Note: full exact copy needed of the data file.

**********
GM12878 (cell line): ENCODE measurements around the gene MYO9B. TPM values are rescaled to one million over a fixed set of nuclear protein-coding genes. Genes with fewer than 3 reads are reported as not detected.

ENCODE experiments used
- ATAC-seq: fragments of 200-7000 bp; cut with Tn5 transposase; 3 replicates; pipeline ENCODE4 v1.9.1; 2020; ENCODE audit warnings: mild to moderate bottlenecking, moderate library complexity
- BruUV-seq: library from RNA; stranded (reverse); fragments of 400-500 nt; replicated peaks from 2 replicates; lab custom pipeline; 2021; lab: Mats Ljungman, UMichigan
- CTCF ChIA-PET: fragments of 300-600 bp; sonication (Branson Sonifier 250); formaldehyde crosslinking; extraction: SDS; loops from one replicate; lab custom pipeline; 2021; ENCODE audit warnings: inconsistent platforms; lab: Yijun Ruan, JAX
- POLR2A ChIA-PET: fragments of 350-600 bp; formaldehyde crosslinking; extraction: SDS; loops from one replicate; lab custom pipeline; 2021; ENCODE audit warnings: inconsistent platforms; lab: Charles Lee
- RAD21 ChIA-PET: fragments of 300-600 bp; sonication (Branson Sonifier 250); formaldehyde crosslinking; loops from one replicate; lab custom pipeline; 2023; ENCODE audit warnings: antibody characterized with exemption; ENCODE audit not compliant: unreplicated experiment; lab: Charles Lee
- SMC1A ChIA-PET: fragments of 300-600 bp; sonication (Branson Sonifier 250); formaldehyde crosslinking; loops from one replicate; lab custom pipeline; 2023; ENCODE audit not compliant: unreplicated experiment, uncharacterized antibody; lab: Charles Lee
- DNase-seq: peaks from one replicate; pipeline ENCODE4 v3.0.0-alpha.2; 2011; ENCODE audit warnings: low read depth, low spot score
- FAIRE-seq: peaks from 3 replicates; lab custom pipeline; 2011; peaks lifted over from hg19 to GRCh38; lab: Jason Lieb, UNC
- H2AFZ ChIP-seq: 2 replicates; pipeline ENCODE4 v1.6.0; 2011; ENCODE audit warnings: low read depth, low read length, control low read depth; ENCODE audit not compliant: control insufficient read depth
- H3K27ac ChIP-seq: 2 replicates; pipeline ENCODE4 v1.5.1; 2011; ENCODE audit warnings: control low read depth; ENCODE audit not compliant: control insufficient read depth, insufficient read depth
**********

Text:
GM12878 (cell line): ENCODE measurements around the gene MYO9B. TPM values are rescaled to one million over a fixed set of nuclear protein-coding genes. Genes with fewer than 3 reads are reported as not detected.

ENCODE experiments used
- ATAC-seq: fragments of 200-7000 bp; cut with Tn5 transposase; 3 replicates; pipeline ENCODE4 v1.9.1; 2020; ENCODE audit warnings: mild to moderate bottlenecking, moderate library complexity
- BruUV-seq: library from RNA; stranded (reverse); fragments of 400-500 nt; replicated peaks from 2 replicates; lab custom pipeline; 2021; lab: Mats Ljungman, UMichigan
- CTCF ChIA-PET: fragments of 300-600 bp; sonication (Branson Sonifier 250); formaldehyde crosslinking; extraction: SDS; loops from one replicate; lab custom pipeline; 2021; ENCODE audit warnings: inconsistent platforms; lab: Yijun Ruan, JAX
- POLR2A ChIA-PET: fragments of 350-600 bp; formaldehyde crosslinking; extraction: SDS; loops from one replicate; lab custom pipeline; 2021; ENCODE audit warnings: inconsistent platforms; lab: Charles Lee
- RAD21 ChIA-PET: fragments of 300-600 bp; sonication (Branson Sonifier 250); formaldehyde crosslinking; loops from one replicate; lab custom pipeline; 2023; ENCODE audit warnings: antibody characterized with exemption; ENCODE audit not compliant: unreplicated experiment; lab: Charles Lee
- SMC1A ChIA-PET: fragments of 300-600 bp; sonication (Branson Sonifier 250); formaldehyde crosslinking; loops from one replicate; lab custom pipeline; 2023; ENCODE audit not compliant: unreplicated experiment, uncharacterized antibody; lab: Charles Lee
- DNase-seq: peaks from one replicate; pipeline ENCODE4 v3.0.0-alpha.2; 2011; ENCODE audit warnings: low read depth, low spot score
- FAIRE-seq: peaks from 3 replicates; lab custom pipeline; 2011; peaks lifted over from hg19 to GRCh38; lab: Jason Lieb, UNC
- H2AFZ ChIP-seq: 2 replicates; pipeline ENCODE4 v1.6.0; 2011; ENCODE audit warnings: low read depth, low read length, control low read depth; ENCODE audit not compliant: control insufficient read depth
- H3K27ac ChIP-seq: 2 replicates; pipeline ENCODE4 v1.5.1; 2011; ENCODE audit warnings: control low read depth; ENCODE audit not compliant: control insufficient read depth, insufficient read depth